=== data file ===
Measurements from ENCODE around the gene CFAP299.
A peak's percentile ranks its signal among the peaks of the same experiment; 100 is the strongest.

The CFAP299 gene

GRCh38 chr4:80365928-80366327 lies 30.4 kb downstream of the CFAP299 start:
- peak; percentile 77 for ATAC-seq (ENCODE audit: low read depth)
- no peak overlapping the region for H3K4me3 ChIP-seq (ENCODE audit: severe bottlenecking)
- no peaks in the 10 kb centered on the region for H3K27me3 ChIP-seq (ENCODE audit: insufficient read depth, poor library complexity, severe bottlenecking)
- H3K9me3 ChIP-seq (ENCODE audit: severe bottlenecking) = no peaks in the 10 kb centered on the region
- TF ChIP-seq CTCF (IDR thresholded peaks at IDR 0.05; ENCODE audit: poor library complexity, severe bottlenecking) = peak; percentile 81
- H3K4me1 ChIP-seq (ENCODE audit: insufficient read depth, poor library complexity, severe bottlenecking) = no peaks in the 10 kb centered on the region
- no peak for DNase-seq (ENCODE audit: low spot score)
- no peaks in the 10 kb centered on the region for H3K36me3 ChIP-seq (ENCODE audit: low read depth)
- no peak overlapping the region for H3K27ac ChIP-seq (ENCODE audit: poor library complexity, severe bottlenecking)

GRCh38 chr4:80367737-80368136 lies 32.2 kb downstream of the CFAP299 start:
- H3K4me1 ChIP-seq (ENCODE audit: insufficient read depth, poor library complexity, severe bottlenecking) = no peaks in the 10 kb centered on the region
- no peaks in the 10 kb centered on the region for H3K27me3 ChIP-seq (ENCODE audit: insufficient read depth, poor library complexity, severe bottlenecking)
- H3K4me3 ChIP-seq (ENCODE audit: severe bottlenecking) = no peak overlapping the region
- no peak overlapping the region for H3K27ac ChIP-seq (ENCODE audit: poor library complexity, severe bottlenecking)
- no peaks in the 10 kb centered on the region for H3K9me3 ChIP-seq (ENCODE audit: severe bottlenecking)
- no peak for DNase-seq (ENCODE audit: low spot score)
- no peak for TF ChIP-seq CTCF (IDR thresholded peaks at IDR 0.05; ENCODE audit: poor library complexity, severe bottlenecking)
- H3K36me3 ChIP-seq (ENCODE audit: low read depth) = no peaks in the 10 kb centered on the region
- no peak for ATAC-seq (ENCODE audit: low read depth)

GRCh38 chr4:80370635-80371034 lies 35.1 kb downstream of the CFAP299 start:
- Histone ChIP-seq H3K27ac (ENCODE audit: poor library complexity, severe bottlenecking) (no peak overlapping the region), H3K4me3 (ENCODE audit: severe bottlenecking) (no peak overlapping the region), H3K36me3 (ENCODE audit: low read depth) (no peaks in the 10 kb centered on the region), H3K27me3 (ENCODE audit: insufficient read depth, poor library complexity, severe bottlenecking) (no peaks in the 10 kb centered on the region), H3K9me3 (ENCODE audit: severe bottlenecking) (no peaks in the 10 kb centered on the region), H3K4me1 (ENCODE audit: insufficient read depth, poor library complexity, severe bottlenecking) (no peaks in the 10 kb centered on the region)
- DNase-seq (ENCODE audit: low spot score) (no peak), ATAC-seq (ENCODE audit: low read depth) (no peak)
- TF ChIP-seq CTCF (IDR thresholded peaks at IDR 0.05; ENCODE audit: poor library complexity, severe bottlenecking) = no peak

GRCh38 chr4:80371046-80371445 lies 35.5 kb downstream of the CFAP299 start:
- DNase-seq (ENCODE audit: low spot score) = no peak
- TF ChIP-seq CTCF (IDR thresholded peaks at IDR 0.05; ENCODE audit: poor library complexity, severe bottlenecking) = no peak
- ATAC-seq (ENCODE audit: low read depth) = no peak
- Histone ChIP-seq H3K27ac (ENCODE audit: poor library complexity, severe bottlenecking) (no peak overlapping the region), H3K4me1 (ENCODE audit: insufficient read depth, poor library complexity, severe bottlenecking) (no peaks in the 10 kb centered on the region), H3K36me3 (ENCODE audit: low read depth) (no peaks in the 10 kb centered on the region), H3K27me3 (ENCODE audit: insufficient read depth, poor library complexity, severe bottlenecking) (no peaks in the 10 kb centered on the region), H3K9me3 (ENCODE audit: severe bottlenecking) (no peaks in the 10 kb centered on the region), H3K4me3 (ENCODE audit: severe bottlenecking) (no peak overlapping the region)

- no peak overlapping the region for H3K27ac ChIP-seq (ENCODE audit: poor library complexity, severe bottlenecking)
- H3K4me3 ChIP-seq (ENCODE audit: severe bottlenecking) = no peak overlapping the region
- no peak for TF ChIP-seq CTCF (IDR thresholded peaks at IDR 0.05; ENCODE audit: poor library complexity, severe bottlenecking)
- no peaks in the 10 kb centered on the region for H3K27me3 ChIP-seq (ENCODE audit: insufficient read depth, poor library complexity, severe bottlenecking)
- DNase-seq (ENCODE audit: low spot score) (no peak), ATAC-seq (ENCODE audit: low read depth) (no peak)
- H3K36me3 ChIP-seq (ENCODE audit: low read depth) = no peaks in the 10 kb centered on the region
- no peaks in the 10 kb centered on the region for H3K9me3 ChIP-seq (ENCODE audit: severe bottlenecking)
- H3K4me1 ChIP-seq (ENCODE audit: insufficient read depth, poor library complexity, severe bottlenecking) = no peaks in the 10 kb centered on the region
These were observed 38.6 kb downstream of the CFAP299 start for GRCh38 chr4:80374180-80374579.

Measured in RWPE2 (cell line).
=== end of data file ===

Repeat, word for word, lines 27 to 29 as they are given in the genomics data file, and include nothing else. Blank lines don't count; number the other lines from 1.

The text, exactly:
- TF ChIP-seq CTCF (IDR thresholded peaks at IDR 0.05; ENCODE audit: poor library complexity, severe bottlenecking) = no peak

GRCh38 chr4:80371046-80371445 lies 35.5 kb downstream of the CFAP299 start:
- DNase-seq (ENCODE audit: low spot score) = no peak